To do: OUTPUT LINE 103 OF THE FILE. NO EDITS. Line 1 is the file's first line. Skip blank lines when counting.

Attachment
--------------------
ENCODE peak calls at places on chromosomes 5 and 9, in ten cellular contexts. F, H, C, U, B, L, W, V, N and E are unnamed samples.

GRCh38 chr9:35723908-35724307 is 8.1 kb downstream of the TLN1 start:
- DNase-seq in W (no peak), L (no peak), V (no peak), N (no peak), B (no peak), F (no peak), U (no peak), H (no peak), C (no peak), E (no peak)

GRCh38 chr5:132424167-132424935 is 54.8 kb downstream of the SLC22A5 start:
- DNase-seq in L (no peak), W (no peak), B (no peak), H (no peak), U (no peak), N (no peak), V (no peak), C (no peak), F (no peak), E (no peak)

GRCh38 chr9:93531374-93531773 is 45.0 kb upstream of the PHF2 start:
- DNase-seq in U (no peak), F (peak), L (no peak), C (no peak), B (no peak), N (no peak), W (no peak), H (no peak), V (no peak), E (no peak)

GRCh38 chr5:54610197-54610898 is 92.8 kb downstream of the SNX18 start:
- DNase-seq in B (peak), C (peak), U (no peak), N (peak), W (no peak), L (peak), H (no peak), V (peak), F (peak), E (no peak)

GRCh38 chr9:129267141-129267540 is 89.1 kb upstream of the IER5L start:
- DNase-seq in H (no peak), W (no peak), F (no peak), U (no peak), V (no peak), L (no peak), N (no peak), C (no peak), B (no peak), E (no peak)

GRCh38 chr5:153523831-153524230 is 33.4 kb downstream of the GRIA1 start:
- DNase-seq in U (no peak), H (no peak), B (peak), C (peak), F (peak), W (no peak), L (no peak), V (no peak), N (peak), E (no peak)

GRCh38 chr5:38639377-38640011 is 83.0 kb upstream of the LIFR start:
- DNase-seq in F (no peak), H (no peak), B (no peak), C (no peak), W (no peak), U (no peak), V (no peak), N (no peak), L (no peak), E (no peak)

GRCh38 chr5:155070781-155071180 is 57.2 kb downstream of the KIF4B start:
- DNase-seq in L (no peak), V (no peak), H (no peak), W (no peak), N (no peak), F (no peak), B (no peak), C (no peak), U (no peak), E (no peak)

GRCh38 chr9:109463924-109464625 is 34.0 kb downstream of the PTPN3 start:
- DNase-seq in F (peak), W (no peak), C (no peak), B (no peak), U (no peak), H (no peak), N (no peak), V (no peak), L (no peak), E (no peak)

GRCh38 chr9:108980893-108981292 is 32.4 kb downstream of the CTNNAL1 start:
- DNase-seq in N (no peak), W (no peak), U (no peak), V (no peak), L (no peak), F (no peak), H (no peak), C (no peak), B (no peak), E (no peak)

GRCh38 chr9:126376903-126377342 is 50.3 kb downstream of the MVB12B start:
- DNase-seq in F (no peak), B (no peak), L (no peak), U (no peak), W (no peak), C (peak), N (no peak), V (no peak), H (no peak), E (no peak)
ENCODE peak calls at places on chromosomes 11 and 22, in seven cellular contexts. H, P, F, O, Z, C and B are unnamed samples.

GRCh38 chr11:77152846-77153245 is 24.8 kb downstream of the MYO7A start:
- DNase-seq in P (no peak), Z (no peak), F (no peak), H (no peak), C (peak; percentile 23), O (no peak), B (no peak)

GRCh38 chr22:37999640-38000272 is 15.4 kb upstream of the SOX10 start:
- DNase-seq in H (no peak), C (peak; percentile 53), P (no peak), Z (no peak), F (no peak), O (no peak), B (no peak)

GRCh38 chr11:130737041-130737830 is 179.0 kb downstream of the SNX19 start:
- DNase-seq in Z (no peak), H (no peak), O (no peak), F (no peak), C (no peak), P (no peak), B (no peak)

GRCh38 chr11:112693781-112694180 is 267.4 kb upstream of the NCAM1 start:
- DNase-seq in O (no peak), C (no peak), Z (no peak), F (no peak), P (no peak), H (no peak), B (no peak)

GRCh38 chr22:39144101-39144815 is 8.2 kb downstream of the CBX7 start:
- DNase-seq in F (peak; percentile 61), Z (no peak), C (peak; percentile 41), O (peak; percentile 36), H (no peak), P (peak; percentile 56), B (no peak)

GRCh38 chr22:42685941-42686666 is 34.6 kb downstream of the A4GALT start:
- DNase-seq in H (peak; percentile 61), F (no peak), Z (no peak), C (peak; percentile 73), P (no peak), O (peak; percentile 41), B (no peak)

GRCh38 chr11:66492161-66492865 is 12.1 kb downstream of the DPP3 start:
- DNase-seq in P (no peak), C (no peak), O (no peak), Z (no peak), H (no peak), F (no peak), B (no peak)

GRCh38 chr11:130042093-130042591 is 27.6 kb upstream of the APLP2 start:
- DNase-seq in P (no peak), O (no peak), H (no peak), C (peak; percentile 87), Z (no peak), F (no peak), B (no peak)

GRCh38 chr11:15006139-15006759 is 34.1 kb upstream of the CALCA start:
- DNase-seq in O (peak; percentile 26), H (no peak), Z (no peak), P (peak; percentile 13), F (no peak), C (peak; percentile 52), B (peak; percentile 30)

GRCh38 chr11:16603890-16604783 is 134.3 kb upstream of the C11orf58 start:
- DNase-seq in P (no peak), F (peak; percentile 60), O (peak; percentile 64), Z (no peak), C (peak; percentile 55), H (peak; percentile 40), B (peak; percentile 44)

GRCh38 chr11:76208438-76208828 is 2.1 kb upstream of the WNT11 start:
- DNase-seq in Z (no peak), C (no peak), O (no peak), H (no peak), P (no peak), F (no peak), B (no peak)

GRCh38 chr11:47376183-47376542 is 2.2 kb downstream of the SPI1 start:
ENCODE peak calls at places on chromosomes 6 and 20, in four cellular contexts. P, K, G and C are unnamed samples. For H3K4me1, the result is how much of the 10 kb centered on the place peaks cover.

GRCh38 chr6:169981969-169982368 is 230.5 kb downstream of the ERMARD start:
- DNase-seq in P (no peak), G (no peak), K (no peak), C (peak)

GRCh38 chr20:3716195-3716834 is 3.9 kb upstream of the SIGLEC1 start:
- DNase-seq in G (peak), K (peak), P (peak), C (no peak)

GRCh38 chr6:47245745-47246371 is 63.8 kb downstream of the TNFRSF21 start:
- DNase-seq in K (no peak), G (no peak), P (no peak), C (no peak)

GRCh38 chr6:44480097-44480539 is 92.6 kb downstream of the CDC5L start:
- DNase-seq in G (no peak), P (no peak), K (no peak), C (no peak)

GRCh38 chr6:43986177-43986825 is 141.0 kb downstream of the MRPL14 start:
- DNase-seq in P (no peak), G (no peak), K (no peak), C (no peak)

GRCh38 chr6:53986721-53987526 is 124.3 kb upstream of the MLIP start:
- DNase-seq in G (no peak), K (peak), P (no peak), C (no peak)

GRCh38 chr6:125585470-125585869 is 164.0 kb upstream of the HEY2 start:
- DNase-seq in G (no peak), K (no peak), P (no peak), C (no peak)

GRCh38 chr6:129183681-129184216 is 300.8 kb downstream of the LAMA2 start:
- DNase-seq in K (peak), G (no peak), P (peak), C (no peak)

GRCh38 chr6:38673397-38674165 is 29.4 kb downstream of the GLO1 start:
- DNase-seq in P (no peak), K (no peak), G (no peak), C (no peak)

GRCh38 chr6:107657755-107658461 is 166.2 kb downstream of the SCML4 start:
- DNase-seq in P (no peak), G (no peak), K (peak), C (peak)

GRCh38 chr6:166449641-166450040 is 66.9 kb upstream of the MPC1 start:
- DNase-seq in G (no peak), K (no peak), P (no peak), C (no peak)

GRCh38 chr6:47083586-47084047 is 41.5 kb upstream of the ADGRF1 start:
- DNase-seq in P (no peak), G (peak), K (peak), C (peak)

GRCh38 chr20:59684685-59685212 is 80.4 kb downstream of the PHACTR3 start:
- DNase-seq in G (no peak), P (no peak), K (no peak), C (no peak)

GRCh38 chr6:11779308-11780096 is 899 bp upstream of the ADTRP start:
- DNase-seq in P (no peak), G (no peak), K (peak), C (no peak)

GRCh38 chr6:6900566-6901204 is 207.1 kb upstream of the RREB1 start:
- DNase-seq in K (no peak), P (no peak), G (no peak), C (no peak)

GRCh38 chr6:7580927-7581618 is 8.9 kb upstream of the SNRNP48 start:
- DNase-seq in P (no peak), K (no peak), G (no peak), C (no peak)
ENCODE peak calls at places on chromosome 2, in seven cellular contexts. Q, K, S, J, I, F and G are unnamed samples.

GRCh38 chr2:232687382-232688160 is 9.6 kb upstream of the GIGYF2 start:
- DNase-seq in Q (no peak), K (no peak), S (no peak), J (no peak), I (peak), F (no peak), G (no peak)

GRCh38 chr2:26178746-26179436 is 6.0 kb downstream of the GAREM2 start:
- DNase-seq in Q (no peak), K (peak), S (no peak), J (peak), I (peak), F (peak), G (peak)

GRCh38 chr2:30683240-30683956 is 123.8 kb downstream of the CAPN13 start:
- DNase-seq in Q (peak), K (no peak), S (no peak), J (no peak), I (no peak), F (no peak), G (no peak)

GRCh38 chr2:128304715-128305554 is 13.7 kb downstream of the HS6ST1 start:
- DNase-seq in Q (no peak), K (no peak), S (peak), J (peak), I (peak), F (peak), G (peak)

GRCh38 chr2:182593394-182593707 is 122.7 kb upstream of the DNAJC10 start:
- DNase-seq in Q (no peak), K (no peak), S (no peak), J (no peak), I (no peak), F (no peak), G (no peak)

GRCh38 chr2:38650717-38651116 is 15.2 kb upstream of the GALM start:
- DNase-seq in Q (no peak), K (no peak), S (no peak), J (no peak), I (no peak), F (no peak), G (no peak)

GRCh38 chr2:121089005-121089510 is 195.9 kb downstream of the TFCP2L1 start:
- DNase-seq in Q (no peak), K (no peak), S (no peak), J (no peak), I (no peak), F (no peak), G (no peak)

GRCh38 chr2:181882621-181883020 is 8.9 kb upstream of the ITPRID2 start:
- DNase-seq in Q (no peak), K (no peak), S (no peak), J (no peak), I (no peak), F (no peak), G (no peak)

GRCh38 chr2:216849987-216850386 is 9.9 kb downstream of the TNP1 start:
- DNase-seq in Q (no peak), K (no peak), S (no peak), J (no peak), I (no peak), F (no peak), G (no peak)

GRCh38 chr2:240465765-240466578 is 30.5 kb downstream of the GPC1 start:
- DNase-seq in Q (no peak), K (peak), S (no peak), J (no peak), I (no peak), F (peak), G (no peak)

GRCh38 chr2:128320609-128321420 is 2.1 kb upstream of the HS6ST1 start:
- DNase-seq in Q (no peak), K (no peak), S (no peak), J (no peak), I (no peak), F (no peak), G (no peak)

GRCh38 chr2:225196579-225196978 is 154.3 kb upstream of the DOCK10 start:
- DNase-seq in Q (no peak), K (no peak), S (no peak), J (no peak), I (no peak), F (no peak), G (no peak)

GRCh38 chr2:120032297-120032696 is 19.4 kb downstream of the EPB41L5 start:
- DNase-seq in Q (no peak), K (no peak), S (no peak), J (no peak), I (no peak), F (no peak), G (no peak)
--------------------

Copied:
- DNase-seq in Q (no peak), K (no peak), S (no peak), J (no peak), I (no peak), F (no peak), G (no peak)